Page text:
Out of the GC riders, I think it’s most likely Contador that throws the kitchen sink at this today and we’ll see who collapses first: him, Valverde or Thomas. For all the hype of the “big four” at the beginning of the race, it does look quite feasible that all of them could finish in the top 5 (I’m assuming the Welsh tank engine finally runs out of steam in the next day or two (although I really hope it doesn’t)).

    • Indeed. Looked like the elastic was stretching a bit. Also, Thomas kept turning round to see where he was.

      I’m sure Movistar have been watching that a few times over the evening.

    • I think we’ve already seen that Thomas won’t chase Contador. It looks like Thomas is riding for Froome and Valverde is riding for third (but Thomas WILL be asked to chase Valverde so it may all end up being effectively the same).

      • Any chance of Thomas dropping Froome on La Toussuire and then being called back 😉

        (sorry I’m sure I’m not the first person to make that comment somewhere on the net!)

        • only 3 ways that is happening….

          a) froome and thomas are alone close to the end, and froome sends him on his way… unlikely, as froome wants every second he can get… as improbable as it might be, he could still give away a massive amount of time on huez if thingss go wrong…

          b) froome completely bonks close to the end, and a stage win is in sight for thomas (even then i don’t think he’d leave him behind)…

          c) thomas “does something” overnight that i personally do not believe he would do…

  7. in other news, cycling news is trying its best to keep the froome must be doping story alive – in this they
    quote the ‘expert’ who claims he must have averaged 7.2w/kg assuming 408w and 67.5kg. i’m pretty sure that gives 6.04w/kg, so the ‘experts’ can’t even do their sums right. wtf? he rode away one *one* climb by 1min – hasn’t this been done by the winner in basically every tdf? this biased treatment is ridiculous – particularly when key rivals are known dopers, or on a team which many people want thrown out for doping.

    • I think he was referring to maximum power (as W/kg), not average power for the duration of the climb . Silly and sensationalist anyway – no one really looks at the max power for an endurance rider from what I can gather. Anyway, you can hear the bitterness in the voices of the cycling news team in their podcast. The Liberacion guy (who I assume is a knowledgeable journalist) frames everything up as “we’re just asking questions as the defenders of the Tour”, but it’s all pretty pathetic. I’m enjoying the racing and I’ll leave the rest to the CADF and the UCI.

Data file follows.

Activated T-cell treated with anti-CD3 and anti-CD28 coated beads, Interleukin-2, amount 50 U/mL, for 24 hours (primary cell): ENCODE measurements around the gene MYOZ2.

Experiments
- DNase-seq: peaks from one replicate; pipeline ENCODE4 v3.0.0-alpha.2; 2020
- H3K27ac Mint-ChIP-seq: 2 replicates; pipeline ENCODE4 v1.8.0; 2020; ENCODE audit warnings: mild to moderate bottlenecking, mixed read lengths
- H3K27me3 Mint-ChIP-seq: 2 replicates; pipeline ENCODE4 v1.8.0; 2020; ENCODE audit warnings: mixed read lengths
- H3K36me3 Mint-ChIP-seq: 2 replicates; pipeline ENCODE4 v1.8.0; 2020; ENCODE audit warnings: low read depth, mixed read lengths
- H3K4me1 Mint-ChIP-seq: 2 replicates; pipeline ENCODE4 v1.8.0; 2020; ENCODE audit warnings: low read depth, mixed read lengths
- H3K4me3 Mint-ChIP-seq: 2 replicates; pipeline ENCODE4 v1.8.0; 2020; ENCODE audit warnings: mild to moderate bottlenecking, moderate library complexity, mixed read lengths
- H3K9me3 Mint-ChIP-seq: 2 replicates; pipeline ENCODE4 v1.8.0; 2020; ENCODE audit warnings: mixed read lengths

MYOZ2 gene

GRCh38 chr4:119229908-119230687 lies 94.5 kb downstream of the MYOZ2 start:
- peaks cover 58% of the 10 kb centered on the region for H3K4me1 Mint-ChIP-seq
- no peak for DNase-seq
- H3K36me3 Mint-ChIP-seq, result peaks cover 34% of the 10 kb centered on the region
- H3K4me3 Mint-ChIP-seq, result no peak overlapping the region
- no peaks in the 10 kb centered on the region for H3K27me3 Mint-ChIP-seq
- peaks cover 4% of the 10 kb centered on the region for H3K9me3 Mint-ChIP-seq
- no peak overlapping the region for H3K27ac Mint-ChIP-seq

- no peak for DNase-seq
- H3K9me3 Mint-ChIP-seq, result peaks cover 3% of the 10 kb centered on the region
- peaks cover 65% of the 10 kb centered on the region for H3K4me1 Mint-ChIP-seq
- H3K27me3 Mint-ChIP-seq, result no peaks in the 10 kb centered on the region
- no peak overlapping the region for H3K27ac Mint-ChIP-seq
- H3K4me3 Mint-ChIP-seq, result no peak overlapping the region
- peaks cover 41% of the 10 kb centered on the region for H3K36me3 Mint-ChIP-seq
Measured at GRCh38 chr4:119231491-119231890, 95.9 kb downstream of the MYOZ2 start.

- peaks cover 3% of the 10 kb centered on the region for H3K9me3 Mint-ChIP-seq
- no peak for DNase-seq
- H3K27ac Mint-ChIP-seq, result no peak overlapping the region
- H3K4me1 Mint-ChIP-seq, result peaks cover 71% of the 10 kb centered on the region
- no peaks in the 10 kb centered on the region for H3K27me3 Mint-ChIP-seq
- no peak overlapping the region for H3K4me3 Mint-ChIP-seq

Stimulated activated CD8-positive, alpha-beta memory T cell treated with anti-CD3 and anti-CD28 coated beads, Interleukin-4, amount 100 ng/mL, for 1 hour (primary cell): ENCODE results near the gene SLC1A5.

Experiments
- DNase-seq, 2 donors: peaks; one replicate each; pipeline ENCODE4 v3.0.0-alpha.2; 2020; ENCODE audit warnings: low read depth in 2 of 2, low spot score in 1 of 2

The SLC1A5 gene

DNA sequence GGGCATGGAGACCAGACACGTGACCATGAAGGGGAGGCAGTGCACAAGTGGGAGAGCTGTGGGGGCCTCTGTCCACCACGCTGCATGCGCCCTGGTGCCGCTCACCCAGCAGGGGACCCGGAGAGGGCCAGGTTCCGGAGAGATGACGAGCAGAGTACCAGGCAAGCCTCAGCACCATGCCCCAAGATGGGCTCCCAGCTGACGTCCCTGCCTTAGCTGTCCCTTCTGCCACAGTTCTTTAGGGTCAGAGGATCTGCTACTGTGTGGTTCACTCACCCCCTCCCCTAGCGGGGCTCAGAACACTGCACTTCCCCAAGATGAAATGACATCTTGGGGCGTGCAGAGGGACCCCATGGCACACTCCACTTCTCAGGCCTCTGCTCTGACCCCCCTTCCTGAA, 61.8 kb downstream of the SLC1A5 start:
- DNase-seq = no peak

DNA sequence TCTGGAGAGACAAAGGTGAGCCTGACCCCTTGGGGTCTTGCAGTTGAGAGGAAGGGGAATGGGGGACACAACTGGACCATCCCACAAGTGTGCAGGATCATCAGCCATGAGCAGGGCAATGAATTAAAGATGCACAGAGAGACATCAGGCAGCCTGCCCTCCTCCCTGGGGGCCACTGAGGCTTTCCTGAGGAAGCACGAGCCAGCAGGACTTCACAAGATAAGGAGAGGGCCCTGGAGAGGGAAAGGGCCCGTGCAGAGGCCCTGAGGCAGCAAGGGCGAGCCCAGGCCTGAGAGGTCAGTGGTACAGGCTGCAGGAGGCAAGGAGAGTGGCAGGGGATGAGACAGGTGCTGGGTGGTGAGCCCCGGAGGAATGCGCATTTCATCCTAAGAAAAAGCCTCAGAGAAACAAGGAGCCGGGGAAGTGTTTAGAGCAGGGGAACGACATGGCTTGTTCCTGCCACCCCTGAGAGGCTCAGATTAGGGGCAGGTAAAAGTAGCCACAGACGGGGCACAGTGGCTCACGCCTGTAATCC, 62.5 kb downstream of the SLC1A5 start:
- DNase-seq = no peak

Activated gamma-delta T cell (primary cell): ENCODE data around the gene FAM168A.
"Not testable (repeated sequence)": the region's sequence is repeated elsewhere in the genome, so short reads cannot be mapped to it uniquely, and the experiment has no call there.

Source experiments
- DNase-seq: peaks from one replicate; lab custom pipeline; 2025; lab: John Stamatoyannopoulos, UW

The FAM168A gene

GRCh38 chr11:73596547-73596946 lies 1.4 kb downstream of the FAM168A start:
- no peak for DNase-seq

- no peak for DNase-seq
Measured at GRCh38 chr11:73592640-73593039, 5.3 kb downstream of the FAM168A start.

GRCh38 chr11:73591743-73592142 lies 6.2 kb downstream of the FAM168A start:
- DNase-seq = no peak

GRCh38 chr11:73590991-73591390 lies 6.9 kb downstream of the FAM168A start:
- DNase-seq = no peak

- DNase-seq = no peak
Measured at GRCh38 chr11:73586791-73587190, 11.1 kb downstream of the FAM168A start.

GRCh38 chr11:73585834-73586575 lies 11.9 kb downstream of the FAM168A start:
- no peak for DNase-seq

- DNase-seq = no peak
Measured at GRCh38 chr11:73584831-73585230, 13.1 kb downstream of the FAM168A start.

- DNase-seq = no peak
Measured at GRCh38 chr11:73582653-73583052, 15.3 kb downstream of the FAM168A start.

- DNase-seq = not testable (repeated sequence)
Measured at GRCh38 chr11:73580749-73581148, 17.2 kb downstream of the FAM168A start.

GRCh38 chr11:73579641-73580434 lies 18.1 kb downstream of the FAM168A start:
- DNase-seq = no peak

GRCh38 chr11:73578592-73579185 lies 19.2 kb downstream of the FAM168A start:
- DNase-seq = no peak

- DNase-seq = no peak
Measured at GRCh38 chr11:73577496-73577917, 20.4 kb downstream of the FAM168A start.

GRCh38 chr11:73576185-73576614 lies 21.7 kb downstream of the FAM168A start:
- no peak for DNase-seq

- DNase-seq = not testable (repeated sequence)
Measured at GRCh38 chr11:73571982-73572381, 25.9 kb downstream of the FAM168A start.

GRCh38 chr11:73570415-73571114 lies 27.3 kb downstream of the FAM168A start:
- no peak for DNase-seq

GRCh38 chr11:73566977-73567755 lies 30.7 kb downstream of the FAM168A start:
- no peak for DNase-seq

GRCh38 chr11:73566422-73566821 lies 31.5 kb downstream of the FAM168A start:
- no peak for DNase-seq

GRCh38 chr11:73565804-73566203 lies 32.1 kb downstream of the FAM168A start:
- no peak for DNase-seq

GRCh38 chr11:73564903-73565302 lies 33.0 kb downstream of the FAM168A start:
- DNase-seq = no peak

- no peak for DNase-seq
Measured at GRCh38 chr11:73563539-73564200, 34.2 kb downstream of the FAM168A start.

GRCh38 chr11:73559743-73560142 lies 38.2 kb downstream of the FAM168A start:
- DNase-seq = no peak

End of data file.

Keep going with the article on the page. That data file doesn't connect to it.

• As Tricky Dicky says don’t confuse the recorded power for one climb with the estimated Maximal Aerobic Power… although you’re not alone, loads of people have done this all week.

      I’d still like to know the answer to the “Gesink question” of how the Dutchman seems to have produced more power but finished behind Froome.

      • I suppose this is where all the +/- 1 – 6%’s come into play.

        On another note that I haven’t heard answered, when we watch these guys go up mountains they tend to never go in a dead straight line. In other words, they travel further than the length of the climbs are marked as. How do those working at figures like power to weight get this right?

          • Are you saying that when these guys, who are watching on tv, come up with an ave w/kg on a climb for a particular rider as they did with Froome on stage 10, the distance travelled, if incorrect, doesn’t effect the numbers they produce? I thought it would but happy to be wrong.

      • Heard on the cycling podcast a few days back, the FDJ team physician is trying to setup a voluntary power passport system as well as workshop to help Journalists understanding the numbers around Christmas time in Pairis. A move ignored by most of the press.

        By his estimation, the advantage Froome had over Qiintana in terms of power is smaller than the margin of error of most calculations.

        That said, the Gesink number is an actual reading, it’s indeed interesting to see how he produced more power yet came in much slower.

        • Well Gesink was out on his own for much further – I think nearly double the distance that Froome was. Surely that must have some bearing ?

      • I might have missed something… But to these calculations take into account bike weight? Surely as a percentage of total (rider and bike) weight they are more significant for smaller riders e.g. Quintana? I know Tim Kerrision gave a much higher weight than Froome probably actually is, but did this include the weight of his bike? (Sorry, bit late to the watt party now.) Would this be an answer to the Gesink question? Simply that Kerrison’s calculation included Froome’s bike weight?

        • of course, i forgot that – that brings it down to ~5.5w/kg. Sounds pretty reasonable to me – LA used to do 6.2 or something if I remember right.

          presumably for the Gesink question, it will also depend how evenly the power is applied – a constant application of x W/kg will give a very different time to an average x W/kg.

        • Surely lower frontal area & amount of time spent sitting on someone else’s wheel would effect how fast you got up a mountain & be reflected in a lower power requirement for the same speed. I’m struggling to remember how much time Froome & Gesink spent sheltered on that climb

          • Gesink attacked just after the start of the climb – 10km from the summit. Then Rafael Valls caught up with him until Valls couldnt hold onto his wheel any longer. Then Gesink was out on his own again for ages